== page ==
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Obama intervened on DNC platform, campaign officials say
Democrats add God, Jerusalem
CHARLOTTE, N.C. — President Obama personally intervened to order Democrats to change language in their party platform to add a mention of God and declare that Jerusalem is the capital of Israel, campaign officials said Wednesday.
Scrambling to end the furor, Democrats abruptly changed the platform early Wednesday evening to reinstate language from the 2008 platform that said "we need a government that stands up for the hopes, values and interests of working people and gives everyone willing to work hard the chance to make the most of their God-given potential." Mitt Romney and other Republicans had seized on the omission to criticize the Democrats.
Democrats also restored 2008 language on Jerusalem, declaring the city "is and will remain the capital of Israel. The parties have agreed that Jerusalem is a matter for final status negotiations. It should remain an undivided city accessible to people of all faiths."
Campaign officials said Obama's reaction on the omission of God from the platform was to wonder why it was removed in the first place.
The officials requested anonymity because they were not authorized to speak about private discussions.
The platform changes did not sit well with some Democratic delegates gathered in Charlotte, N.C., for the party's three-day convention. Many in the audience booed after the convention chairman, Los Angeles Mayor Antonio Villaraigosa, ruled that the amendments had been approved despite the fact that a large group of delegates had objected. He called for a vote three times before ruling.
The revisions came as Obama struggles to win support from white working-class voters, many of whom have strong religious beliefs, and as Republicans try to woo Jewish voters and contributors away from the Democratic Party. Republicans claimed the platform omissions suggested Obama was weak in his defense of Israel and out of touch with mainstream Americans.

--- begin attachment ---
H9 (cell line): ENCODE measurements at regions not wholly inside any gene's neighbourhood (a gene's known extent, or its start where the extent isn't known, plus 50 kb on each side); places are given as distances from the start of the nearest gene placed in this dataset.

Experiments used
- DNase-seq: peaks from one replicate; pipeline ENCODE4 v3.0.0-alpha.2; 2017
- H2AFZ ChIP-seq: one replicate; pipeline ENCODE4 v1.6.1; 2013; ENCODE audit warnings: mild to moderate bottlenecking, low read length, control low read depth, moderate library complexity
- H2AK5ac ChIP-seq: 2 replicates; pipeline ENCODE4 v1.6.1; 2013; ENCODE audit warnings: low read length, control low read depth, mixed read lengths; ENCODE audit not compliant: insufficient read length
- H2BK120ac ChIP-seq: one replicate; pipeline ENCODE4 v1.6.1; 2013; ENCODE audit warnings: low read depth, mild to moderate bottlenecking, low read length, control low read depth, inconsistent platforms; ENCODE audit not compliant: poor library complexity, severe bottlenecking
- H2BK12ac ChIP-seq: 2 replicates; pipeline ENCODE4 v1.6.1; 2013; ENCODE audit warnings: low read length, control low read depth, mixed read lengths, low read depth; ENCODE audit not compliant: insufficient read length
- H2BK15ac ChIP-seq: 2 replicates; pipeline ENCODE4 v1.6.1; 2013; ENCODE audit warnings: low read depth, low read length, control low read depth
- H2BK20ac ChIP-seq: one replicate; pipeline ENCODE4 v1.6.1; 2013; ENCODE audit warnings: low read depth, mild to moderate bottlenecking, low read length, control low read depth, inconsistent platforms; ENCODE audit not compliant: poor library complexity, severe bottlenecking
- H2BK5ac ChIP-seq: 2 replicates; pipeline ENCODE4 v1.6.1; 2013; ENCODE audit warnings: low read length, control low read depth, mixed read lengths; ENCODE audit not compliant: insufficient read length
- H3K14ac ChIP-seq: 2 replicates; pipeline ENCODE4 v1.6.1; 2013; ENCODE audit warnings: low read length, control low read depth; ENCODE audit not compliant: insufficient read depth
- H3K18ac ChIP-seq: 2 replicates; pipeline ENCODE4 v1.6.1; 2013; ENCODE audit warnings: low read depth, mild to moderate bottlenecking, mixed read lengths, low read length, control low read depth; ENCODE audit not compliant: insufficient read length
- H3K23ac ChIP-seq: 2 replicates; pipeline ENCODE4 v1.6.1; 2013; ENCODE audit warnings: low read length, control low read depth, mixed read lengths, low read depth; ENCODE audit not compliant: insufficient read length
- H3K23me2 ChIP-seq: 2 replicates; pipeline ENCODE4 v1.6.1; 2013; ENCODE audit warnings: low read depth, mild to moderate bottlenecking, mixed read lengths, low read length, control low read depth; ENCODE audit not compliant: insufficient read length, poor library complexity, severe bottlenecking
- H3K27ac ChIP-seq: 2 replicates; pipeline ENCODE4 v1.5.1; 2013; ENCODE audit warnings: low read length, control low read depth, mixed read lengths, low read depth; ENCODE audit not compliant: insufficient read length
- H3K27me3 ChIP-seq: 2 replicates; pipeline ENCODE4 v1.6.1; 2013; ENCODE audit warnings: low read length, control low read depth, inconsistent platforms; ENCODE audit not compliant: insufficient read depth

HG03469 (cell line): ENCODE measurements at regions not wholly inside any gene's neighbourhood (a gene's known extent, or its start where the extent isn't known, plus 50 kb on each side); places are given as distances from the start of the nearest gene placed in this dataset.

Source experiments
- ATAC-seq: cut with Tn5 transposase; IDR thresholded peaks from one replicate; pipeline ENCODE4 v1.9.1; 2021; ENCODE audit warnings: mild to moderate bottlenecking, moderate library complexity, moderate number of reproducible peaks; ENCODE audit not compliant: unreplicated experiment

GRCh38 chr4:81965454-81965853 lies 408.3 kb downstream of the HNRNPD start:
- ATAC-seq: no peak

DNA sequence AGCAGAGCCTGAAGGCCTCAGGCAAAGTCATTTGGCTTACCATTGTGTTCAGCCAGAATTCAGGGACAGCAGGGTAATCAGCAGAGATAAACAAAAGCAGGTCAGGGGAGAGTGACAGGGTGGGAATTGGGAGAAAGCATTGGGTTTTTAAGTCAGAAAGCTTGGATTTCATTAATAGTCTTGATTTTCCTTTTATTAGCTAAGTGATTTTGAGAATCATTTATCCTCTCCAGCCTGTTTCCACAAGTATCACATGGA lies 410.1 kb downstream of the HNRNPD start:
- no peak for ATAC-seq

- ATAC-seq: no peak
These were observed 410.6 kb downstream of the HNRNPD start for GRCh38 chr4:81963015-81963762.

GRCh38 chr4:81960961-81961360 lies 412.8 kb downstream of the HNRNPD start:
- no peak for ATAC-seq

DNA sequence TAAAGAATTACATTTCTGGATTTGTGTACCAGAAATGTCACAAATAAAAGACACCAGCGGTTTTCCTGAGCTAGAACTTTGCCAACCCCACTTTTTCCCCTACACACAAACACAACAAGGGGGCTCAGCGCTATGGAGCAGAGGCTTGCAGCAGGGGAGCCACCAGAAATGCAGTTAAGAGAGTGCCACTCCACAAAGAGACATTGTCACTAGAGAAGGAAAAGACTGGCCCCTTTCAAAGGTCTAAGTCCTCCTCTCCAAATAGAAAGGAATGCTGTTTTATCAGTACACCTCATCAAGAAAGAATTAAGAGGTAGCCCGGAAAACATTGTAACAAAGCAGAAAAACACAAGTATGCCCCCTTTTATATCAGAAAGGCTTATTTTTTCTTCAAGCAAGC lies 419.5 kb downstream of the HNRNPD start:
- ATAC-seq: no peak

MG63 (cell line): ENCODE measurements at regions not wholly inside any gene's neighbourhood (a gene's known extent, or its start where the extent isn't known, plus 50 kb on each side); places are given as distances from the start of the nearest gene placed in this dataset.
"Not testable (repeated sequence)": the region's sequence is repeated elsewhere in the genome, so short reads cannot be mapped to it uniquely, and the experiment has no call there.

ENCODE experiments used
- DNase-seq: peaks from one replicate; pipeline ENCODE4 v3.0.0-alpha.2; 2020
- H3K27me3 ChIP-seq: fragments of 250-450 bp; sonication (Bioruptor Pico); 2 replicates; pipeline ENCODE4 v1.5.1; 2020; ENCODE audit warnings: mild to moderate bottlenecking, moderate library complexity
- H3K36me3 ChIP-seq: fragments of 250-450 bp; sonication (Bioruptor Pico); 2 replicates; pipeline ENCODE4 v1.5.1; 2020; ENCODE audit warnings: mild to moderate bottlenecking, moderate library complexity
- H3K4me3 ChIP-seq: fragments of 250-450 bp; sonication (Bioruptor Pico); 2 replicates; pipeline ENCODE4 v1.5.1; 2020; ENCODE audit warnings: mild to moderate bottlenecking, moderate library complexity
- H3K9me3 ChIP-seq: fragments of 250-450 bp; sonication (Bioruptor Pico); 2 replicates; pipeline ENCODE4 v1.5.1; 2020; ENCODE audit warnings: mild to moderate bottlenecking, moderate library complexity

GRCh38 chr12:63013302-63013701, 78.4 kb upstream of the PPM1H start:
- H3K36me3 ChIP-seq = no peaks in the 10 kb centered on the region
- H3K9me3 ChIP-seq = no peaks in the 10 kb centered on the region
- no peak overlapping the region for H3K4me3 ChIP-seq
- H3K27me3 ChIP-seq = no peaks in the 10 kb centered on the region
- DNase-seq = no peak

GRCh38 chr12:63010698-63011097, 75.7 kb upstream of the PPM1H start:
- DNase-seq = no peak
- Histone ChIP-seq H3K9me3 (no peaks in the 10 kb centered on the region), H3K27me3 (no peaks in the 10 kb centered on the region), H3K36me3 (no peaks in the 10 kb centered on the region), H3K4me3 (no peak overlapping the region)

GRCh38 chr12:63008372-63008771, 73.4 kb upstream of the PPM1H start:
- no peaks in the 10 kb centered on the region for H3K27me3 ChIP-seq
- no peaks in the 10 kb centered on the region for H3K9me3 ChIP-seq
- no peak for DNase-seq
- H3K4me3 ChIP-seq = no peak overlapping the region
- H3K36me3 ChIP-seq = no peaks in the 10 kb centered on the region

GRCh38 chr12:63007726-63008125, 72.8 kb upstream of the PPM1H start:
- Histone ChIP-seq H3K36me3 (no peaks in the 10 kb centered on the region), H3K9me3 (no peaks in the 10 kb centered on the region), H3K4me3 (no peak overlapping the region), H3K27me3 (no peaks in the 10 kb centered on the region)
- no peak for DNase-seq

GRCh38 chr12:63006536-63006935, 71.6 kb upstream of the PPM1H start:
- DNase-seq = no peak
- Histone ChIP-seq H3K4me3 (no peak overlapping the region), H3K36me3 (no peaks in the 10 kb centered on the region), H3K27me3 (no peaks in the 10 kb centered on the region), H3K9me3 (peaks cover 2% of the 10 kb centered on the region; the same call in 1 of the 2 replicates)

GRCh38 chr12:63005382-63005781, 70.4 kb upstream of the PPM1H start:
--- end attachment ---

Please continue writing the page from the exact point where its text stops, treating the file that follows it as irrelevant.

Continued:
Democrats had approved a platform on Tuesday that made no mention of God or Jerusalem. Instead, it expressed "unshakable commitment to Israel's security." Republicans quickly pounced.
GOP officials argued that not taking a position on Jerusalem's status in the party platform raised questions about Obama's support for the Mideast ally. Romney said omitting God "suggests a party that is increasingly out of touch with the mainstream of the American people."
"I think this party is veering further and further away into an extreme wing that American's don't recognize," Romney said.
The Democratic Party's decision to restore the mention of Jerusalem reflected what advisers said was the president's personal view, if not the policy of his administration. The administration has long said determining Jerusalem's status was an issue that should be decided by Israelis and Palestinians in peace talks, but has been careful not to state that Jerusalem is Israel's capital.
Romney's campaign quickly sought to capitalize on the slight, but important difference.
"Mitt Romney has consistently stated his belief that Jerusalem is the capital of Israel," said Andrea Saul, Romney's spokeswoman. "President Obama has repeatedly refused to say the same himself. Now is the time for President Obama to state in unequivocal terms whether or not he believes Jerusalem is Israel's capital."
The White House wouldn't say whether the change in the Democratic platform language reflected a change in administration policy.
Democratic National Committee chairwoman Debbie Wasserman Schultz said the reinstated party language reflected "the policy of both Republican and Democratic administrations for decades."
Following the decision, former Ohio Gov. Ted Strickland told reporters, "It was an effort to bring clarification."
Sen. Bob Casey, D-Pa., said the move was a "reasonable adjustment" because many Democrats felt the platform should reflect the party's belief that Jerusalem should be capital of Israel.
"I felt pretty frustrated that a lot of us who have a very strong point of view on this weren't given a heads up, weren't given a briefing on this, it was just kind of sailing along," Casey said.
But the decision to amend the platform upset some delegates.
Noor Ul-Hasan, a Muslim delegate from Salt Lake City, Utah, said she felt it went against the principle of the separation of church and state.
"There are people who don't believe in God and you have to respect that as well," Ul-Hasan said. She also questioned whether the convention had enough of a quorum to even amend the platform. "There was no discussion. We didn't even see it coming. We were blindsided by it."
Angela Urrea, a delegate from Roy, Utah, said she felt it was sprung on the convention without any discussion.
"The majority spoke last night," Urrea said, referring to Tuesday's vote. "We shouldn't be declaring Jerusalem as the capital of Israel."
Republicans declared Jerusalem the capital of Israel in the platform the party approved last week at its convention in Tampa, Fla.
• Peoples reported from Utah. Associated Press writer Ken Thomas in Charlotte, N.C., contributed to this report.
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